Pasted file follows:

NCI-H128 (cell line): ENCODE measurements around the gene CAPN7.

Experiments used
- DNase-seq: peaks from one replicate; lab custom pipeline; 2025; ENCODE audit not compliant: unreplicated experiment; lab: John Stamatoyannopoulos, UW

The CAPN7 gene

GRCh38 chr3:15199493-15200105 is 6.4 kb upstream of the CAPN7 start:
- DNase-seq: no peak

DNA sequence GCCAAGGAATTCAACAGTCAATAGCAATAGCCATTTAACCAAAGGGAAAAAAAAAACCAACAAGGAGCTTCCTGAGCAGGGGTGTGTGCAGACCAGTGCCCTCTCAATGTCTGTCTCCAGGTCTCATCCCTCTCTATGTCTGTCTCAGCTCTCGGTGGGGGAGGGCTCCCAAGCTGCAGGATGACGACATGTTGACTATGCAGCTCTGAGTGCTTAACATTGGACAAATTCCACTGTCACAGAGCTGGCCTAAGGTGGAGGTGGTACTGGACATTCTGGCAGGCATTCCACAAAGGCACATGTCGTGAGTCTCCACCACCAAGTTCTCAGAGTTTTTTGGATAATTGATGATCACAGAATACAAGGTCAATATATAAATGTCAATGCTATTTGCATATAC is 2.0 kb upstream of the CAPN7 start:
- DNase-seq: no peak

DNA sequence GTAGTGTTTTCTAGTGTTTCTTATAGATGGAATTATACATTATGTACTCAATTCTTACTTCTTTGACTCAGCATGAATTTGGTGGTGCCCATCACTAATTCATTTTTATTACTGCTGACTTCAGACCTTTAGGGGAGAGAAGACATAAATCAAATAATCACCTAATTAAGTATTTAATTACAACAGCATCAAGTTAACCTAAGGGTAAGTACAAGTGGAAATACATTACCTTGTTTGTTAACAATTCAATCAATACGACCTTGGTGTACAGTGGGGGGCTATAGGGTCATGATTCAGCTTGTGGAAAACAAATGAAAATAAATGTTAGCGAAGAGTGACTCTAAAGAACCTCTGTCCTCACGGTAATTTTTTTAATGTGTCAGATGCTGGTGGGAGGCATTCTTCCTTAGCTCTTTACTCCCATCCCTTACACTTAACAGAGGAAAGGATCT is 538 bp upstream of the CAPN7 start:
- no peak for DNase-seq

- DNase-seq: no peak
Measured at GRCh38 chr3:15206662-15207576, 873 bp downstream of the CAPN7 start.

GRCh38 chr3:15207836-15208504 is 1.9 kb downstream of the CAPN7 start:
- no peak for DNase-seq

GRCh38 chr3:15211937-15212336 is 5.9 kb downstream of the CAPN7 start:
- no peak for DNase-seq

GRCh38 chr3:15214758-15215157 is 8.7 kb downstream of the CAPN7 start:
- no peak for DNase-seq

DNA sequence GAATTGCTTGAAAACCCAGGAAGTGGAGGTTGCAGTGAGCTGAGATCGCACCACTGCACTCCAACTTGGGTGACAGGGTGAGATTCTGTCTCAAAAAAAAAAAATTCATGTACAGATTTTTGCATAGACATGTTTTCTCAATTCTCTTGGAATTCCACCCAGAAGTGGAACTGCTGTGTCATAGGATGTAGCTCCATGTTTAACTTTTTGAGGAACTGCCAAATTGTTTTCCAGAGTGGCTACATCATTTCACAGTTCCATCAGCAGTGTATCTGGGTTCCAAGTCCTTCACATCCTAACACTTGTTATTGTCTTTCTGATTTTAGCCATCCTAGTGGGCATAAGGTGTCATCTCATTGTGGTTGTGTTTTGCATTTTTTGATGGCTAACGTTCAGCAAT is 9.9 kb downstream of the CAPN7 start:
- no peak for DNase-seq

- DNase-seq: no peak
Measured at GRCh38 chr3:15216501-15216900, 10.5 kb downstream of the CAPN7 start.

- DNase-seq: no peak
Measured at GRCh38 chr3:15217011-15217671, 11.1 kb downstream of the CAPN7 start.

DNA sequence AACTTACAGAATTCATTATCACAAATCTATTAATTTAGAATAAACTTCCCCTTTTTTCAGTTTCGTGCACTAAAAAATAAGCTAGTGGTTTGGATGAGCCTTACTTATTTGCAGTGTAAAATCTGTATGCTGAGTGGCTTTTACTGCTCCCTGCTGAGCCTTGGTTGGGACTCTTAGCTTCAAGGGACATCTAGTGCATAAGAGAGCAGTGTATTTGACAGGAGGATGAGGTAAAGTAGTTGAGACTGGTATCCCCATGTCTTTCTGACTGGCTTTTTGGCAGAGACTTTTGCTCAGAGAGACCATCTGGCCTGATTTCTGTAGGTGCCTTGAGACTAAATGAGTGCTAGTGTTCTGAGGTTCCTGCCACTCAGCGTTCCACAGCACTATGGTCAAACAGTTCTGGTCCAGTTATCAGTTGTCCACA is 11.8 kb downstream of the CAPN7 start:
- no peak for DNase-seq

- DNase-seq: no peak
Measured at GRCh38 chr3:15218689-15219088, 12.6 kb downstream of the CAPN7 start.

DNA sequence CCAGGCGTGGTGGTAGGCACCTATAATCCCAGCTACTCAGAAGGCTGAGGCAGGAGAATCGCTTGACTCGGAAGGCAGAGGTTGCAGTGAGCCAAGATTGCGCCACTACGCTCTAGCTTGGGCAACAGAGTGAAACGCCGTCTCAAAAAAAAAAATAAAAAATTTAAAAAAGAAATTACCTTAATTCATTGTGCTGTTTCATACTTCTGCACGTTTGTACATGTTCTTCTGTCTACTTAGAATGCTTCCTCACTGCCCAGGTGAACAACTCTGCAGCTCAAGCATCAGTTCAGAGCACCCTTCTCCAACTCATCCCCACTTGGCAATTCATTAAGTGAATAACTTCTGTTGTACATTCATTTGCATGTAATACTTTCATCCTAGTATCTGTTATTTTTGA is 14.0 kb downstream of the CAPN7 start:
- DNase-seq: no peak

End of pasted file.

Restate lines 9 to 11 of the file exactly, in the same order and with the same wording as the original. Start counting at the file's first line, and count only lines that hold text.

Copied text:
DNA sequence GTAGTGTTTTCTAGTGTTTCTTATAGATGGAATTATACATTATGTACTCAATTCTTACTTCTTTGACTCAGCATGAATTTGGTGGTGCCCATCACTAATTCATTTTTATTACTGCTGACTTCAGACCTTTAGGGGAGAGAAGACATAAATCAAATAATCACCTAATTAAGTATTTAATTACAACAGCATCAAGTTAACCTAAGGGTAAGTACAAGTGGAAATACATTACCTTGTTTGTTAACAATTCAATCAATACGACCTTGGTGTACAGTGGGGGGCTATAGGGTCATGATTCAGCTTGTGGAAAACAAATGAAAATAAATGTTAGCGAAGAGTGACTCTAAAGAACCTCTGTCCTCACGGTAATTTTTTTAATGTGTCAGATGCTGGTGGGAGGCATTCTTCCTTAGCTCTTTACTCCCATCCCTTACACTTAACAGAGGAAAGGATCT is 538 bp upstream of the CAPN7 start:
- no peak for DNase-seq

- DNase-seq: no peak